I almost had my first urbexing injury while wandering around Viivikonna, a quasi-abandoned former mining town up in the far northeast of Estonia. We had been driving around what is left of the settlement when we spotted a distinctive red-coloured house that had the potential for a spot of urban exploration. We parked the car and entered with caution, as we always do. The usual array of rubble, decaying furniture and other abandoned household items presented themselves but when I looked off the main corridor into one of the other rooms I spotted an old briefcase, open and displaying its contents, perched on a window ledge. I was drawn to it.

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Normally, I keep my eyes firmly directed at the floor, making sure that the ground beneath me is safe enough to walk on but, on this occasion, and I’m not overly proud of myself here, I walked forward but my gaze was focused on the battered briefcase rather than the floor because inside the briefcase was a number of sticker-type photos, including those of a few topless women!

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And then it happened… as I lifted my left foot off the ground to put it in front of my right one, I noticed there was a rather large chunk of wood attached to the bottom of the shoe. I didn’t feel anything but I still turned and signal to Kirsty that she should take a look at my foot!  As a general rule, we try not to talk very much when we enter an abandoned building, preferring to converse with each other using a combination of sign language and exaggerated gestures until we know the place is devoid of any company. It’s a good habit but it does become rather comical at times. In this instance, if this had happened anywhere else I would have normally freaked out and shouted that I “have a bloody plank of wood attached to my foot!” but we had only just entered the building and were on lockdown code-silence, so instead I hopped up and down on my right foot while simultaneously pointing at my left one and frantically signaling to Kirsty that the situation “wasn’t good!”.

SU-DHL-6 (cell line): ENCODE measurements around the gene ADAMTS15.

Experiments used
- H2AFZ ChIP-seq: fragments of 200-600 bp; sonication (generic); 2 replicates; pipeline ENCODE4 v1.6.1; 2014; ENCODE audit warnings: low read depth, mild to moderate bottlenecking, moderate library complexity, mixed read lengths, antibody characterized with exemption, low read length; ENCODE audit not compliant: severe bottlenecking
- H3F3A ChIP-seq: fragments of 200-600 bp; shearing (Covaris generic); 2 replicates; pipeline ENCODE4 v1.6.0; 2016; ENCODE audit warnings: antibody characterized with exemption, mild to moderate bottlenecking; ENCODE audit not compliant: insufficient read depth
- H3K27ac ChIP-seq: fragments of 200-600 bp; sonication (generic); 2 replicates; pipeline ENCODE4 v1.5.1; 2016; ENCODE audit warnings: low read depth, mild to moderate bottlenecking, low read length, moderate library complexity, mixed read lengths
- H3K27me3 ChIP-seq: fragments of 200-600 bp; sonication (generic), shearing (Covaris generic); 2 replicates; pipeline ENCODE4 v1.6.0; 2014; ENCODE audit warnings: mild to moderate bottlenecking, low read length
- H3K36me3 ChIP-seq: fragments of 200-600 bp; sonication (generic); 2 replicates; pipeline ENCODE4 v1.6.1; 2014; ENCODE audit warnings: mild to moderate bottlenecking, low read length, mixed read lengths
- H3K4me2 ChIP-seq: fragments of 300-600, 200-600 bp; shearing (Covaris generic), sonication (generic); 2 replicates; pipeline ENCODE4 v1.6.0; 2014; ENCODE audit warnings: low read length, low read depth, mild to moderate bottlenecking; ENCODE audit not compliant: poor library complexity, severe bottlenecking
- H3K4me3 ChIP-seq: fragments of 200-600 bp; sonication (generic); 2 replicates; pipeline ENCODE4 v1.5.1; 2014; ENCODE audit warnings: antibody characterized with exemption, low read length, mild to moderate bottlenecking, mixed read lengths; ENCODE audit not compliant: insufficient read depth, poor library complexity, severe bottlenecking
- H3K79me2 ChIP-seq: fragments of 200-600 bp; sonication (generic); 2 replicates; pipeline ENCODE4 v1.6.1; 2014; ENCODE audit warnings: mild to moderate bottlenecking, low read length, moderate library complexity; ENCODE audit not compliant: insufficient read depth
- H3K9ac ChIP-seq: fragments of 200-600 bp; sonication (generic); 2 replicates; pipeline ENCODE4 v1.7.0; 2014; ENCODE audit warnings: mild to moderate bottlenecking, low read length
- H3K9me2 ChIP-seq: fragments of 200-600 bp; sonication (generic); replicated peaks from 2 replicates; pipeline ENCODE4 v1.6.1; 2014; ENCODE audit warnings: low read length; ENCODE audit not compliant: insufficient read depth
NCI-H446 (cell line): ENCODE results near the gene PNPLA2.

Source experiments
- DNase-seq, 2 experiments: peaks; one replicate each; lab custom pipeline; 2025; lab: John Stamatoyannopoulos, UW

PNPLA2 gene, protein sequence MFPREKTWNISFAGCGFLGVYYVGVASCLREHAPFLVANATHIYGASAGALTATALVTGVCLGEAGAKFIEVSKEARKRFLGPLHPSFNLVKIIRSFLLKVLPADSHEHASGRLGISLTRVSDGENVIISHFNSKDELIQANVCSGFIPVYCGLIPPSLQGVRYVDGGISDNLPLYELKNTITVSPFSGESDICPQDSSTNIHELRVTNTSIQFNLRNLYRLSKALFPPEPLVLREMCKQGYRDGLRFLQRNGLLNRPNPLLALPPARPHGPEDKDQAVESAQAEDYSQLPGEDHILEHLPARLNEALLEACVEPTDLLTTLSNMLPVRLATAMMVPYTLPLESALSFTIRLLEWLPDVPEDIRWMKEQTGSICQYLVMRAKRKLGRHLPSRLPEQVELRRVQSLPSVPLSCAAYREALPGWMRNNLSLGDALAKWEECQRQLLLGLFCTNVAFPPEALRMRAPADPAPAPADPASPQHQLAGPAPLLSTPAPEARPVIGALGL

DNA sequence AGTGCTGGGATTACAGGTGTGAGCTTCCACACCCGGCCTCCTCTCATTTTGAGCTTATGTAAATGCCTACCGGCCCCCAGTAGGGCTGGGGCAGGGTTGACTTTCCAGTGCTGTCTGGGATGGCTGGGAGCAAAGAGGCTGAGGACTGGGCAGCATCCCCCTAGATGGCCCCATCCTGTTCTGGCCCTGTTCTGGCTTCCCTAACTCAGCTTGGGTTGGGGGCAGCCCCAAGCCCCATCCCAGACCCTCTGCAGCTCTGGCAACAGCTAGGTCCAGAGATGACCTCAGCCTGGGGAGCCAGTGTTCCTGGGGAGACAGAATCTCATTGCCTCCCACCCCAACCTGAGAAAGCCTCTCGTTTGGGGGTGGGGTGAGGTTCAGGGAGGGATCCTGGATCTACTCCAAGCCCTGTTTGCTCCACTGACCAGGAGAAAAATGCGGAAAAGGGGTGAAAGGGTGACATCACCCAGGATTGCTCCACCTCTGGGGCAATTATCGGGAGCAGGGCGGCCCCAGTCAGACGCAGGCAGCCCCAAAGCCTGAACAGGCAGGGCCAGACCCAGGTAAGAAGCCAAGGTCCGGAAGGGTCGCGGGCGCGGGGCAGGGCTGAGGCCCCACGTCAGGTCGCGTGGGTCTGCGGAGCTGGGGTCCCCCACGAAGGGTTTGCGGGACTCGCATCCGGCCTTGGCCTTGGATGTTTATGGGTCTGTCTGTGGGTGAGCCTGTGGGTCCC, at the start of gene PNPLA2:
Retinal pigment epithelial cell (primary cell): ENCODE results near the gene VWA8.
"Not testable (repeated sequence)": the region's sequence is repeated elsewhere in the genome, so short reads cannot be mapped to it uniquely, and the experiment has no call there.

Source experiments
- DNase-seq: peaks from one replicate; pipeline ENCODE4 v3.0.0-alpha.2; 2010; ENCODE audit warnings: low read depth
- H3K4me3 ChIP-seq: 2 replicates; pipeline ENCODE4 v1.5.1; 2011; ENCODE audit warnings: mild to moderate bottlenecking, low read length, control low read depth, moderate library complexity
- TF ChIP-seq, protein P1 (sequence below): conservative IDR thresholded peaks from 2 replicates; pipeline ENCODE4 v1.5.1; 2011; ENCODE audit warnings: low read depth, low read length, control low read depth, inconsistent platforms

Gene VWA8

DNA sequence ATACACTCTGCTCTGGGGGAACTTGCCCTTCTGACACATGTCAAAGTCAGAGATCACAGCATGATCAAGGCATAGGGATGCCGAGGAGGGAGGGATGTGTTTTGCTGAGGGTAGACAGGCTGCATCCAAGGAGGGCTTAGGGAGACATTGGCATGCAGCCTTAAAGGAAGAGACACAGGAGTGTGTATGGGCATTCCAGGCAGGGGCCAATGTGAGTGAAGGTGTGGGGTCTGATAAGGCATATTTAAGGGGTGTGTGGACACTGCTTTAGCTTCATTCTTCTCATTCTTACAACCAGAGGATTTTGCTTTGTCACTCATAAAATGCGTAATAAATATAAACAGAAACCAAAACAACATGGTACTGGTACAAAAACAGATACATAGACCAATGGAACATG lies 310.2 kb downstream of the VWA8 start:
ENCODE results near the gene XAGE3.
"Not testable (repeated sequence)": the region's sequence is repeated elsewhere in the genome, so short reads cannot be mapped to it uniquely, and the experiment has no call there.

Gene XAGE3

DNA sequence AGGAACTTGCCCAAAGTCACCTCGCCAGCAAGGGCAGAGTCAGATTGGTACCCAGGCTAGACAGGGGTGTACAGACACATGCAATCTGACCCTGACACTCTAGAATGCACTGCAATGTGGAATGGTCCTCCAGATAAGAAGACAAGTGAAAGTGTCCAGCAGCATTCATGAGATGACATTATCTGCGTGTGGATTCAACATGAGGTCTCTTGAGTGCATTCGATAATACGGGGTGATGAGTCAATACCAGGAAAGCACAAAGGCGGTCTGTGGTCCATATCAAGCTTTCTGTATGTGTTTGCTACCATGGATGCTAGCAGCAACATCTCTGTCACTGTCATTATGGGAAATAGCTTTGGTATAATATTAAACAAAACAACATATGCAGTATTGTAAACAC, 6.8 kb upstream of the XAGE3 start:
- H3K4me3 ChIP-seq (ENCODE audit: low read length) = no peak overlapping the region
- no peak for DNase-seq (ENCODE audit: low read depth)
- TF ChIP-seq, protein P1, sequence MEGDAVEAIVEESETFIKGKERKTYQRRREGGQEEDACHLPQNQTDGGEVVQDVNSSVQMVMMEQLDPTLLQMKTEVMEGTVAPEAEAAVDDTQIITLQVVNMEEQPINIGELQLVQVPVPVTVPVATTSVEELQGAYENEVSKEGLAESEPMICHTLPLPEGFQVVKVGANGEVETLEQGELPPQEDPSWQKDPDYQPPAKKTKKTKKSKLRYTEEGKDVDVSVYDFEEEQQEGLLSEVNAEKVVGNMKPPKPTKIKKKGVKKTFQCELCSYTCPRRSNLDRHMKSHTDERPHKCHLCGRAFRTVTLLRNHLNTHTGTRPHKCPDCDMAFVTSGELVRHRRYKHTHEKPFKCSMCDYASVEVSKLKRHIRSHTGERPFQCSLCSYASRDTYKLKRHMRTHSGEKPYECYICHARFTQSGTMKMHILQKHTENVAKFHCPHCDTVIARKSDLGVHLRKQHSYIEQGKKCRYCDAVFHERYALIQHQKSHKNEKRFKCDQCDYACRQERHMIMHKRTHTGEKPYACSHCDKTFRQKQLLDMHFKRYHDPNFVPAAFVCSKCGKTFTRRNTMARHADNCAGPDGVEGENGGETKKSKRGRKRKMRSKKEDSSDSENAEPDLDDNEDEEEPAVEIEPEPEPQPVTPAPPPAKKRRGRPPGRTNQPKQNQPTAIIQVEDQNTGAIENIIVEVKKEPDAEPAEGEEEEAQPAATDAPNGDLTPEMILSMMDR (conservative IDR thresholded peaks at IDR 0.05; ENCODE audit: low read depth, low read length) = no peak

Luckily for me, even though the nail had gone right the way through the sole of my boot, it hadn’t pierced the skin and after a quick inspection back at the car (and a bit of a lecture from Kirsty after admitting the reason why I hadn’t been looking at the ground), we resumed our exploration of the house and the rest of Viivikonna.